Amidst a recent recall of two popular outdoor hunting devices, extra attention is being paid to the potentially serious injuries that can occur due to faulty and defective tree stands. Both the Gorilla, Inc. EXO-Tech Safety Harness and the StrongBuilt Hang-On fixed-position tree stand have been voluntarily recalled by their respective manufacturers in the past week due to defects in their construction. Both devices are necessary for hunters to achieve advantageous heights in wilderness hunting, and thusly also possess the possibility of dangerous accidents.
In the case of the EXO-Tech Safety Harness, more than 90 units have been recalled due to defective harness webbing that offers no support for a hunter while climbing to his tree stand. Without support, the webbing tears and the hunter would be dropped from whatever height he has reached. The Hang-On tree stands are being recalled due to reports of injuries caused by falls due to defective latches. With the latch not closing properly, entire tree stands have been ejected from the tree, with the hunter as well. More than a dozen leg, back, and hip injuries have been reported because of the Hang-On tree stand.
While these two recall cases are merely examples, they are a reminder that there is a larger problem and possibility for failure in these tree stands and related products. Through a brief scan of recent news reports, there have been a large variety of hunting-related stories from around the country that involve falls and other accidents. Granted, many of them are for reasons other than faulty tree stands, but they are all just as dangerous to the head and back, are they are all avoidable.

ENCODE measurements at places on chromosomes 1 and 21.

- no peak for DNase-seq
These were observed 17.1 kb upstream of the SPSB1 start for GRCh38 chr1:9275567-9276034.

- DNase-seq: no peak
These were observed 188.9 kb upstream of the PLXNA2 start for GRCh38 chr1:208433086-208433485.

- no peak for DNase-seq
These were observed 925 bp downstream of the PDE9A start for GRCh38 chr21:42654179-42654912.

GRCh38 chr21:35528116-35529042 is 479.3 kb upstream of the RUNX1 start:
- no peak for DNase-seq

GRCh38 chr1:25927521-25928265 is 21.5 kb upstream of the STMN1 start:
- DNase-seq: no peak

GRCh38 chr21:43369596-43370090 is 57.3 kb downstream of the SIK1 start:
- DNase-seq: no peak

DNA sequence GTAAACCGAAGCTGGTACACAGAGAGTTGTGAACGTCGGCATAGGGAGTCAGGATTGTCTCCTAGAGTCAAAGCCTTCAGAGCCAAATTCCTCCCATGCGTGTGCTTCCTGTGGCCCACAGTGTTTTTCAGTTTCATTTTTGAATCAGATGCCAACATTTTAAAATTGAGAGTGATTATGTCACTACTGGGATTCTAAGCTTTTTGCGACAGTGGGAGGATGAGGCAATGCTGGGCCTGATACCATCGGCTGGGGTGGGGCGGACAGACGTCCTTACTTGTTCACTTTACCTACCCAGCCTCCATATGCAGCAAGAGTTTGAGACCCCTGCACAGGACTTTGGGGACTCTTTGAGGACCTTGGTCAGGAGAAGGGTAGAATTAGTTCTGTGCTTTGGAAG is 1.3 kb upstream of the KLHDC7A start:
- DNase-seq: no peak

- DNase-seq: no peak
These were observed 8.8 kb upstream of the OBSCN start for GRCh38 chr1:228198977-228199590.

One recent case of tree stand-related injury occurred in Davenport, Iowa, where a 57-year old hunter was injured after a 15-foot fall from his tree stand. As the hunter attempted to descend from his stand, his glove was caught on a foot peg, causing him to slip and fall to the ground. He was transported to a nearby hospital and treated for back injuries. While the extent of his injuries is not known, it is clear that this hunter is one of many who suffer from avoidable accidents.
There is a wide variety of factors that play into the severity of back, neck, and head injuries caused by falls from tree stands. Tree stand heights can range from 10 to 30 feet, and emergency medical response time can be influenced by weather and time of day. On average, the time of emergency medical response can take anywhere from 30 minutes to 14 hours, depending on the region. Recent studies have shown that the majority of tree stand accidents take place in the evening, and in some cases there are influencing factors such as alcohol and below- or near-freezing temperatures.
Medical experts and hunting safety advocates alike suggest greater awareness to tone down the quantity of unnecessary and avoidable accidents during hunting season. Greater hunting awareness is emphasized, as is proper equipment inspection, use of communication devices, and especially leaving a hunting plan with a friend or loved one before embarking on a trip.